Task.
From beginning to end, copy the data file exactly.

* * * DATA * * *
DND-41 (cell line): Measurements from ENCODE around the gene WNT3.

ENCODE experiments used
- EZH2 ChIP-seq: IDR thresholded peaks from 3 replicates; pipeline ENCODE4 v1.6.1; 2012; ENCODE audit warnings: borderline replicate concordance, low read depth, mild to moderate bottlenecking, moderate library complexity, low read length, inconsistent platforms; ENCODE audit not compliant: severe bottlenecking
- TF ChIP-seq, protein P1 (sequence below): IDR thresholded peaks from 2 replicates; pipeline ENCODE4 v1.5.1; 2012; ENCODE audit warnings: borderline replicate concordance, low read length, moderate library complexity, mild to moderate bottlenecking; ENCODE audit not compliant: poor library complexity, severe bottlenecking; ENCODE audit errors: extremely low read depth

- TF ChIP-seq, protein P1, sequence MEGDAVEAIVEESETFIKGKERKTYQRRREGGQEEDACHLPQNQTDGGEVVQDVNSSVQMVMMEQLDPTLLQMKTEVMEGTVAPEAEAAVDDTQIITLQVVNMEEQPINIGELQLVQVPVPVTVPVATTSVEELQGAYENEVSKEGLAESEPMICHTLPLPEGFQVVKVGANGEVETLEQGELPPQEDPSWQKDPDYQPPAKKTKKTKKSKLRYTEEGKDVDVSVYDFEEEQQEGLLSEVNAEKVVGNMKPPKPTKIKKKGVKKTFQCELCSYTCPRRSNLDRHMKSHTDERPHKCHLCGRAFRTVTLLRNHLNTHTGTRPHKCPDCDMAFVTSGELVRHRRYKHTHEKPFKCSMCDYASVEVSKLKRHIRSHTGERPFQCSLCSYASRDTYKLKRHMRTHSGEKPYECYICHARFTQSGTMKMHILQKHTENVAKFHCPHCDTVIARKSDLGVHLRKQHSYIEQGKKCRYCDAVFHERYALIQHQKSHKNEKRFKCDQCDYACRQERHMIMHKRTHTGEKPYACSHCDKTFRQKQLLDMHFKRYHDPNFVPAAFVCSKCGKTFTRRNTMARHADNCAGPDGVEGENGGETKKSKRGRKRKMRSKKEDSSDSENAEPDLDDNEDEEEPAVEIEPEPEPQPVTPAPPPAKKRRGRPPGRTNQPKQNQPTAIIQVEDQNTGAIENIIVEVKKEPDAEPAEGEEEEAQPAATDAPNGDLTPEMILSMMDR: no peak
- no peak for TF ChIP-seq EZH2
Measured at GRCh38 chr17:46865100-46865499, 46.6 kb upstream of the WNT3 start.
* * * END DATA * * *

DND-41 (cell line): Measurements from ENCODE around the gene WNT3.

ENCODE experiments used
- EZH2 ChIP-seq: IDR thresholded peaks from 3 replicates; pipeline ENCODE4 v1.6.1; 2012; ENCODE audit warnings: borderline replicate concordance, low read depth, mild to moderate bottlenecking, moderate library complexity, low read length, inconsistent platforms; ENCODE audit not compliant: severe bottlenecking
- TF ChIP-seq, protein P1 (sequence below): IDR thresholded peaks from 2 replicates; pipeline ENCODE4 v1.5.1; 2012; ENCODE audit warnings: borderline replicate concordance, low read length, moderate library complexity, mild to moderate bottlenecking; ENCODE audit not compliant: poor library complexity, severe bottlenecking; ENCODE audit errors: extremely low read depth

- TF ChIP-seq, protein P1, sequence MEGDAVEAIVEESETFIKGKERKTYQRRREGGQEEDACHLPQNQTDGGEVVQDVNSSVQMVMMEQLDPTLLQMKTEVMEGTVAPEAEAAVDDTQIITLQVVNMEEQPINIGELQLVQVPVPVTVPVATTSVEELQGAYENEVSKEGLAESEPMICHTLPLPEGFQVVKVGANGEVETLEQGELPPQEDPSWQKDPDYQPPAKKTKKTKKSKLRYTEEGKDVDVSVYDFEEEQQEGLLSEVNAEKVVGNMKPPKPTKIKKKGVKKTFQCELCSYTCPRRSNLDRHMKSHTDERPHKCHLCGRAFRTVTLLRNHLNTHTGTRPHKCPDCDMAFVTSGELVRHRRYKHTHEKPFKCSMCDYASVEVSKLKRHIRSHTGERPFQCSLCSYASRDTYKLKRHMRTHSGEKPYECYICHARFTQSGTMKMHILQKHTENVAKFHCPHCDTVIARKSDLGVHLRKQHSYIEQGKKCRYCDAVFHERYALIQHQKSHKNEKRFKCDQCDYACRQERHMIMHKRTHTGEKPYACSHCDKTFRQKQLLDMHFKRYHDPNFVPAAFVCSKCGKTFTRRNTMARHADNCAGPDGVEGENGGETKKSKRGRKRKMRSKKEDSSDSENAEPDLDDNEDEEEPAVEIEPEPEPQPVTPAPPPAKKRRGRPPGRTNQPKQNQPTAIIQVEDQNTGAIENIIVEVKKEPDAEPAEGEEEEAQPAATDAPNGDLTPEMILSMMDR: no peak
- no peak for TF ChIP-seq EZH2
Measured at GRCh38 chr17:46865100-46865499, 46.6 kb upstream of the WNT3 start.